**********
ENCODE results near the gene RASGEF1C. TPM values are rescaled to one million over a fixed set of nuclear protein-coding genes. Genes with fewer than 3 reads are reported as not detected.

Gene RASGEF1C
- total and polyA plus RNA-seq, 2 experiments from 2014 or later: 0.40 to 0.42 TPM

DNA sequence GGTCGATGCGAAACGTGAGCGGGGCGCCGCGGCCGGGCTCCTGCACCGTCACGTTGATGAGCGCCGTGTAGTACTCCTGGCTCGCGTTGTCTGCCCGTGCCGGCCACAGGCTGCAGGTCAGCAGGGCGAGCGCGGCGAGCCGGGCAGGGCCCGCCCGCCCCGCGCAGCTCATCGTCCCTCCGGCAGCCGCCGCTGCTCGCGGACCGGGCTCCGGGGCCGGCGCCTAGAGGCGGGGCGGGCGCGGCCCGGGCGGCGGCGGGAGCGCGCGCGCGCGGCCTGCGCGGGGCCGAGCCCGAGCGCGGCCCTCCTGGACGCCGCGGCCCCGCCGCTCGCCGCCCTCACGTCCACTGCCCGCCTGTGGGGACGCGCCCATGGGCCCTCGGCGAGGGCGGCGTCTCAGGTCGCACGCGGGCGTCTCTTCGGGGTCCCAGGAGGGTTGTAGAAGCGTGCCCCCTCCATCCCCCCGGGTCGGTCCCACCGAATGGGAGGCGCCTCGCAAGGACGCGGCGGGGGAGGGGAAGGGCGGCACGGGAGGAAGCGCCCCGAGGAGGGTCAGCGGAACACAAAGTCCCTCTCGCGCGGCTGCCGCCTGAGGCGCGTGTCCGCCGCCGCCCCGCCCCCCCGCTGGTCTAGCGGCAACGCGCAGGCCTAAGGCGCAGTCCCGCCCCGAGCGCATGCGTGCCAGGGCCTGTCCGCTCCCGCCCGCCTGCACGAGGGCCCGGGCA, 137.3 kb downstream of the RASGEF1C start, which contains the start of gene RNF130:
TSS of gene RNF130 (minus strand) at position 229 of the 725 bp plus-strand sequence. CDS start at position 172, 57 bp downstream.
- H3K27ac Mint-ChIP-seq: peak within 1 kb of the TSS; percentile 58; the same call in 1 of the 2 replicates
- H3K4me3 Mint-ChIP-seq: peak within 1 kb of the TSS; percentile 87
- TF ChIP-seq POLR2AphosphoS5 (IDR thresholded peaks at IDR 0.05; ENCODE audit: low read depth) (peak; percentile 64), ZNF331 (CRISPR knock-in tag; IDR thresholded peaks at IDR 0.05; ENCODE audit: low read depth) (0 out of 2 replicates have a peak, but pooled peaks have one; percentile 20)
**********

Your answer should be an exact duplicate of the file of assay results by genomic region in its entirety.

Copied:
ENCODE results near the gene RASGEF1C. TPM values are rescaled to one million over a fixed set of nuclear protein-coding genes. Genes with fewer than 3 reads are reported as not detected.

Gene RASGEF1C
- total and polyA plus RNA-seq, 2 experiments from 2014 or later: 0.40 to 0.42 TPM

DNA sequence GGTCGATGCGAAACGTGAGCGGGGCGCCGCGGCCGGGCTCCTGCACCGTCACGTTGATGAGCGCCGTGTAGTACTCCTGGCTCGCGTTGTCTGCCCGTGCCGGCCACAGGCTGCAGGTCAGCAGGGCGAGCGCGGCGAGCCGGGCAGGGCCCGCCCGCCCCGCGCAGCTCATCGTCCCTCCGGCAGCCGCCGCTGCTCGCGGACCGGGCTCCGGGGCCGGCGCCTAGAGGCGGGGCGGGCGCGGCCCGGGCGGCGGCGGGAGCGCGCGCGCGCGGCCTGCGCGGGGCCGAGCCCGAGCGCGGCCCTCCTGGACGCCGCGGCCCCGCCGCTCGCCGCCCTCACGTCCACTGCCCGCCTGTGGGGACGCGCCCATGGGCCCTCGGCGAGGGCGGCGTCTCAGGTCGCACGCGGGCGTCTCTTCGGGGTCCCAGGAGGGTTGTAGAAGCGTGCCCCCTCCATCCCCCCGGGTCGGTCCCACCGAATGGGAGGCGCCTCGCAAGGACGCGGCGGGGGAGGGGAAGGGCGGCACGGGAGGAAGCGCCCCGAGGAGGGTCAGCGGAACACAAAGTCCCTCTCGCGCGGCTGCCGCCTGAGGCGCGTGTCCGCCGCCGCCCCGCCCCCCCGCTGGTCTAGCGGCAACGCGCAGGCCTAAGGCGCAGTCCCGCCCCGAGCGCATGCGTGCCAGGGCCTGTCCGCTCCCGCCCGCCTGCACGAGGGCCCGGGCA, 137.3 kb downstream of the RASGEF1C start, which contains the start of gene RNF130:
TSS of gene RNF130 (minus strand) at position 229 of the 725 bp plus-strand sequence. CDS start at position 172, 57 bp downstream.
- H3K27ac Mint-ChIP-seq: peak within 1 kb of the TSS; percentile 58; the same call in 1 of the 2 replicates
- H3K4me3 Mint-ChIP-seq: peak within 1 kb of the TSS; percentile 87
- TF ChIP-seq POLR2AphosphoS5 (IDR thresholded peaks at IDR 0.05; ENCODE audit: low read depth) (peak; percentile 64), ZNF331 (CRISPR knock-in tag; IDR thresholded peaks at IDR 0.05; ENCODE audit: low read depth) (0 out of 2 replicates have a peak, but pooled peaks have one; percentile 20)